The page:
Ash 2018 – The balancing act behind Bluebird’s Goldilocks CAR
Amid a frenzy of BCMA-targeting multiple myeloma therapies Bluebird Bio’s bb21217 falls neatly into the Goldilocks zone.
Bluebird was the first group to report striking remission data with an anti-BCMA CAR-T therapy, bb2121. As its partner Celgene pushes this towards commercialisation, the follow-on asset bb21217 thus has to be neither so bad that its development becomes pointless nor so good that it makes bb2121 instantly obsolete.
Today at Ash Bluebird revealed the first clinical results backing bb21217, showing this Goldilocks thesis remaining largely intact. “Our two principles were: don’t break bb2121, and see if you can get it to be more persistent,” its chief executive, Nick Leschly, told Vantage. “That thesis is still alive.”
In the broader sense, however, an even more delicate balancing act will be going on at Celgene. In addition to owning rights to bb2121 and bb21217 the big biotech group also has in its portfolio no fewer than three other anti-BCMA CARs, acquired through its takeover of Juno.
At some point the day of reckoning will come at which Celgene will decide to focus on one of these CAR-T therapies and ditch the rest. Early data with the Juno-derived JCARH125, MCARH171 and FCARH143 are being presented at Ash tomorrow.
The bb21217 presentation concerned the first 12 subjects treated, all at the lowest dose of 150 million cells. Three of these reported stringent complete remissions, with a further seven PRs yielding an overall response rate of 83%; there was one grade 3 cytokine release and one grade 4 neurotoxicity, both in the same subject.
One of the partial responders relapsed after some four months. University of California San Francisco’s Dr Nina Shah, presenting the data, said three further dose levels were planned, up to 800 million cells.
Of course patients will need to be followed longer to establish how deep the responses are, but the relevant comparison in the ongoing bb2121 study is a 57% overall response specifically at the same relatively low cell dose. Bluebird’s chief medical officer, David Davidson, said “it does not appear that we have broken” bb2121.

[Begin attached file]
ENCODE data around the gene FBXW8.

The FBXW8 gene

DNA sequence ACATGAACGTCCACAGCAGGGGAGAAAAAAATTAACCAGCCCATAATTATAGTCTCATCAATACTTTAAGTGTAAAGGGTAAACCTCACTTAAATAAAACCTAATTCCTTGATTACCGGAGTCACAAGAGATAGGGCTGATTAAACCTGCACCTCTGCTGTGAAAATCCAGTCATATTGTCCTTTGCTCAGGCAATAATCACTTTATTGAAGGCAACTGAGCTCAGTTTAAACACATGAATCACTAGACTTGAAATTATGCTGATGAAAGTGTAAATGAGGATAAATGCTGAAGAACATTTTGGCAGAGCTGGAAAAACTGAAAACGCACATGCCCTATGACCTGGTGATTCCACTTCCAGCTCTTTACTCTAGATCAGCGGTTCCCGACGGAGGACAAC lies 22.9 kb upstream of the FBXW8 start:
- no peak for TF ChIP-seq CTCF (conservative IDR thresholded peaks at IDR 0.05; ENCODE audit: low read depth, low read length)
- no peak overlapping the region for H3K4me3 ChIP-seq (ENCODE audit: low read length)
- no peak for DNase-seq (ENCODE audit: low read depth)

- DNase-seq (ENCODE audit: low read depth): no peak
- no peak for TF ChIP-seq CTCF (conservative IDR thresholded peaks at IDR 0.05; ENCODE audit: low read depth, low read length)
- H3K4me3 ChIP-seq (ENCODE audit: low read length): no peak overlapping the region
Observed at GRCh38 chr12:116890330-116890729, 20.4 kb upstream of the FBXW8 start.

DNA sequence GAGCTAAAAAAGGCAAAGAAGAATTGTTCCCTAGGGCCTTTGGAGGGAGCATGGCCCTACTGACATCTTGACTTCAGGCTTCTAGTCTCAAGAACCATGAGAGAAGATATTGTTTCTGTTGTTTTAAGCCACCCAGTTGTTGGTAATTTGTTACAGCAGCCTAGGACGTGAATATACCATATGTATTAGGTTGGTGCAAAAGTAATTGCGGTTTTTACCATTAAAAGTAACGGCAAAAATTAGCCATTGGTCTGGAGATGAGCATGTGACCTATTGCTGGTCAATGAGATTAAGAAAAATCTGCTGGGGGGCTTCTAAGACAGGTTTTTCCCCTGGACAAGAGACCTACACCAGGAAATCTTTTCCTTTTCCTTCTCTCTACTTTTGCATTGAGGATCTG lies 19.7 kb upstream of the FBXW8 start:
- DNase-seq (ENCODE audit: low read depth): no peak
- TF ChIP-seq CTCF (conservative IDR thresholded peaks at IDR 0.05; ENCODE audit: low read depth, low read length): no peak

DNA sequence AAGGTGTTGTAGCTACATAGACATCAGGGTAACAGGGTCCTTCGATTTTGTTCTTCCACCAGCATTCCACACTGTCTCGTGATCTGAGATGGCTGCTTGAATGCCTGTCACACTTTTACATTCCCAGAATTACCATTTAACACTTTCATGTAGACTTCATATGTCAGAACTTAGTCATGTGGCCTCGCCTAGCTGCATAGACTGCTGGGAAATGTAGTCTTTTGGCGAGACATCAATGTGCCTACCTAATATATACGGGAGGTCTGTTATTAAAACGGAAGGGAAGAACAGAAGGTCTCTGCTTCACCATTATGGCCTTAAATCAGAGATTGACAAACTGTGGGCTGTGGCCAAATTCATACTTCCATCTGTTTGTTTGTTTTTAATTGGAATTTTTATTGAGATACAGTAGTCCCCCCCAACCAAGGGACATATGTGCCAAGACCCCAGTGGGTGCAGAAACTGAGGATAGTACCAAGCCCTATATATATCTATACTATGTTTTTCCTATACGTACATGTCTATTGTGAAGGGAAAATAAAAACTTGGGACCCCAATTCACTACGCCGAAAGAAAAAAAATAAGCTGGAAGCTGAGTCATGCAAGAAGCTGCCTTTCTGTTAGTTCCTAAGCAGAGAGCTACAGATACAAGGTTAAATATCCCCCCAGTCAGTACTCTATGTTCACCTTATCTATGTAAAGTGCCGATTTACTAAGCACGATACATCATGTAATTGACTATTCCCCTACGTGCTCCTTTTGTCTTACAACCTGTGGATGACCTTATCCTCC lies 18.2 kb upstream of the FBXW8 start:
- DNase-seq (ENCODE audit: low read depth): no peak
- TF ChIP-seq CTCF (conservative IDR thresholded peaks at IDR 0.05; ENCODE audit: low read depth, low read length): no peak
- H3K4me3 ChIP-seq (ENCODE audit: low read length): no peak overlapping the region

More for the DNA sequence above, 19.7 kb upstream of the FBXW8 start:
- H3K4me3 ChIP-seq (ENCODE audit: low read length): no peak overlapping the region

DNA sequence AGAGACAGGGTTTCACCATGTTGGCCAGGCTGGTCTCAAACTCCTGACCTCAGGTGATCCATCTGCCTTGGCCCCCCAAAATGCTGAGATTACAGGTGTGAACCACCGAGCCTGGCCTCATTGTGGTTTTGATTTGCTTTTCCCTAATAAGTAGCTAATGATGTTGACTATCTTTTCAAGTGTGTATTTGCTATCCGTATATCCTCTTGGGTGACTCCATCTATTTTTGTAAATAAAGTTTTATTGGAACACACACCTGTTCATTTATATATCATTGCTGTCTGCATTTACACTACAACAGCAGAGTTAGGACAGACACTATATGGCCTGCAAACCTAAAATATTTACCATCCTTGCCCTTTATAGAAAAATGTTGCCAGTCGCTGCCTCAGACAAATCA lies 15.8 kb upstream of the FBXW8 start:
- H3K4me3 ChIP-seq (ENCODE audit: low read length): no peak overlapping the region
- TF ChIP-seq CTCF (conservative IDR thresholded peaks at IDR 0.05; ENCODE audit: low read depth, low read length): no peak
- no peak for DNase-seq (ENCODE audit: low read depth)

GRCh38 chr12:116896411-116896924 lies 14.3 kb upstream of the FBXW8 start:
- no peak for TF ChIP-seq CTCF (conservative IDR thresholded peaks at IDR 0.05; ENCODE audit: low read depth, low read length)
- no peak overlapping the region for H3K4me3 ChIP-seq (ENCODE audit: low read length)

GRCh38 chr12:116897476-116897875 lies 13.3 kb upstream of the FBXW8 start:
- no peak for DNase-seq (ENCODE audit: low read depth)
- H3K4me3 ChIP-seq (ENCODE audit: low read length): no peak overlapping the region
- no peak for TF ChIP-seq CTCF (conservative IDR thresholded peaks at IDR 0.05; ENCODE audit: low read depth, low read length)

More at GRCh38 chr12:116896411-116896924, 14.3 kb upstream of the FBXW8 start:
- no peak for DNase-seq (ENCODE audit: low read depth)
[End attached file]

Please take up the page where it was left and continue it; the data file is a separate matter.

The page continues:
Still, anyone nervously eyeing Bluebird’s $6.7bn valuation might well wonder how much success is already priced into the stock. The latest cut of the bb2121 study, at Asco, prompted a selloff despite yielding an impressive 80.6% ORR in the 36 patients who received 150 million cells or above (Asco 2018 – Good might not be good enough for Bluebird, June 2, 2018).
bb2121’s biggest problem might be patients relapsing. Waning durability of the responses was a main concern at Asco, and the lack of an Ash update for bb2121 might make some investors nervous. Celgene and Bluebird recently completed enrolment into bb2121’s pivotal KarMMa trial, and have set 2020 as the filing target.
The thinking behind bb21217, meanwhile, is to improve cell persistence by modifying the manufacturing process to include a PI3K inhibitor, which is thought to drive the T cells towards a memory-like phenotype. Clearly higher dosing and longer follow-up is needed to determine whether persistence can be improved.
The decision to develop bb21217 was taken early on, likely on account of the speed with which competition in BCMA targeting is building up. There is no better sign of the extent of this competition than the frenzy of anti-BCMA assets being profiled at Ash, comprising CARs, bispecifics and antibodies alike.
Being first to market is important, but in such a fierce race even a two-year headstart might ultimately not count for much.